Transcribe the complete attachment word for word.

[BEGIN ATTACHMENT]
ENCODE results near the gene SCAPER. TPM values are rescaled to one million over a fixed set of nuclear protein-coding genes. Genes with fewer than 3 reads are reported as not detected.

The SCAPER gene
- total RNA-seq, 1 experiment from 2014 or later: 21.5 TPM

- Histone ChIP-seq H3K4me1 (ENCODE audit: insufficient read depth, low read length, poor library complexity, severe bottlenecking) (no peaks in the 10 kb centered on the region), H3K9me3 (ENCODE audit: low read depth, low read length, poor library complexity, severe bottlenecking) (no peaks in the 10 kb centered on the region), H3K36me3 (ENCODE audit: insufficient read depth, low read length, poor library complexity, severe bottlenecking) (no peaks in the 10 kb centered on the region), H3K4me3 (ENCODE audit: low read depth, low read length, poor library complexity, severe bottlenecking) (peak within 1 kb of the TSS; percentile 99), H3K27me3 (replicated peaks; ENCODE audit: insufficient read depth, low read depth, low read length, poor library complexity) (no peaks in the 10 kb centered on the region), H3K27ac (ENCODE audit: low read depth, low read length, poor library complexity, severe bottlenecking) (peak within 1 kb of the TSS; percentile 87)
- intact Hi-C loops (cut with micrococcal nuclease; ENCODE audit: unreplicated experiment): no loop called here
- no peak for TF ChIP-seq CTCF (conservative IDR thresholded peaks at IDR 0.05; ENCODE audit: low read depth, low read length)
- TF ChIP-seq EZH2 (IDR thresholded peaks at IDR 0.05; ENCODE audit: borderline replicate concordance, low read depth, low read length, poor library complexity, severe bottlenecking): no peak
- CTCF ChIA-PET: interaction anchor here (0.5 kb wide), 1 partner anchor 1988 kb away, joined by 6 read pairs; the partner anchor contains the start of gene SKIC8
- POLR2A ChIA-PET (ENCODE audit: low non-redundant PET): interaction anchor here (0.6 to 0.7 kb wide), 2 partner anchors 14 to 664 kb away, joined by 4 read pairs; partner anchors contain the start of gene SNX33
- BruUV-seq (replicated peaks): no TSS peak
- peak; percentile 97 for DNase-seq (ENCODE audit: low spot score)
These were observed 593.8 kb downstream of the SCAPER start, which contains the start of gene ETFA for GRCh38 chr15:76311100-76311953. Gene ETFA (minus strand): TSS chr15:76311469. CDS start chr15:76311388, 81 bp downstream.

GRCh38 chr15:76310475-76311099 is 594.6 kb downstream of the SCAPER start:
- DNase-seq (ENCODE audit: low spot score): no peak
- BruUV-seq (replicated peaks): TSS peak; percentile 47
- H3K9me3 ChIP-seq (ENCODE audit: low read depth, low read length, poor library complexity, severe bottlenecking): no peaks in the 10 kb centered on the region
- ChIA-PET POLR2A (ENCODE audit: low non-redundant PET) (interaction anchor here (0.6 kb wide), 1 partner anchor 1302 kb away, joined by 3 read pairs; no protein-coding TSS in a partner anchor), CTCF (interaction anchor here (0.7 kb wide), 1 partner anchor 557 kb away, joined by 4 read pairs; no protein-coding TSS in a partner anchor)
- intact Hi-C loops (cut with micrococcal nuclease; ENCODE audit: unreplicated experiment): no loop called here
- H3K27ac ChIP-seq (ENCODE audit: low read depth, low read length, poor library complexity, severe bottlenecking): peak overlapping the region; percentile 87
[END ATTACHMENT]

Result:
ENCODE results near the gene SCAPER. TPM values are rescaled to one million over a fixed set of nuclear protein-coding genes. Genes with fewer than 3 reads are reported as not detected.

The SCAPER gene
- total RNA-seq, 1 experiment from 2014 or later: 21.5 TPM

- Histone ChIP-seq H3K4me1 (ENCODE audit: insufficient read depth, low read length, poor library complexity, severe bottlenecking) (no peaks in the 10 kb centered on the region), H3K9me3 (ENCODE audit: low read depth, low read length, poor library complexity, severe bottlenecking) (no peaks in the 10 kb centered on the region), H3K36me3 (ENCODE audit: insufficient read depth, low read length, poor library complexity, severe bottlenecking) (no peaks in the 10 kb centered on the region), H3K4me3 (ENCODE audit: low read depth, low read length, poor library complexity, severe bottlenecking) (peak within 1 kb of the TSS; percentile 99), H3K27me3 (replicated peaks; ENCODE audit: insufficient read depth, low read depth, low read length, poor library complexity) (no peaks in the 10 kb centered on the region), H3K27ac (ENCODE audit: low read depth, low read length, poor library complexity, severe bottlenecking) (peak within 1 kb of the TSS; percentile 87)
- intact Hi-C loops (cut with micrococcal nuclease; ENCODE audit: unreplicated experiment): no loop called here
- no peak for TF ChIP-seq CTCF (conservative IDR thresholded peaks at IDR 0.05; ENCODE audit: low read depth, low read length)
- TF ChIP-seq EZH2 (IDR thresholded peaks at IDR 0.05; ENCODE audit: borderline replicate concordance, low read depth, low read length, poor library complexity, severe bottlenecking): no peak
- CTCF ChIA-PET: interaction anchor here (0.5 kb wide), 1 partner anchor 1988 kb away, joined by 6 read pairs; the partner anchor contains the start of gene SKIC8
- POLR2A ChIA-PET (ENCODE audit: low non-redundant PET): interaction anchor here (0.6 to 0.7 kb wide), 2 partner anchors 14 to 664 kb away, joined by 4 read pairs; partner anchors contain the start of gene SNX33
- BruUV-seq (replicated peaks): no TSS peak
- peak; percentile 97 for DNase-seq (ENCODE audit: low spot score)
These were observed 593.8 kb downstream of the SCAPER start, which contains the start of gene ETFA for GRCh38 chr15:76311100-76311953. Gene ETFA (minus strand): TSS chr15:76311469. CDS start chr15:76311388, 81 bp downstream.

GRCh38 chr15:76310475-76311099 is 594.6 kb downstream of the SCAPER start:
- DNase-seq (ENCODE audit: low spot score): no peak
- BruUV-seq (replicated peaks): TSS peak; percentile 47
- H3K9me3 ChIP-seq (ENCODE audit: low read depth, low read length, poor library complexity, severe bottlenecking): no peaks in the 10 kb centered on the region
- ChIA-PET POLR2A (ENCODE audit: low non-redundant PET) (interaction anchor here (0.6 kb wide), 1 partner anchor 1302 kb away, joined by 3 read pairs; no protein-coding TSS in a partner anchor), CTCF (interaction anchor here (0.7 kb wide), 1 partner anchor 557 kb away, joined by 4 read pairs; no protein-coding TSS in a partner anchor)
- intact Hi-C loops (cut with micrococcal nuclease; ENCODE audit: unreplicated experiment): no loop called here
- H3K27ac ChIP-seq (ENCODE audit: low read depth, low read length, poor library complexity, severe bottlenecking): peak overlapping the region; percentile 87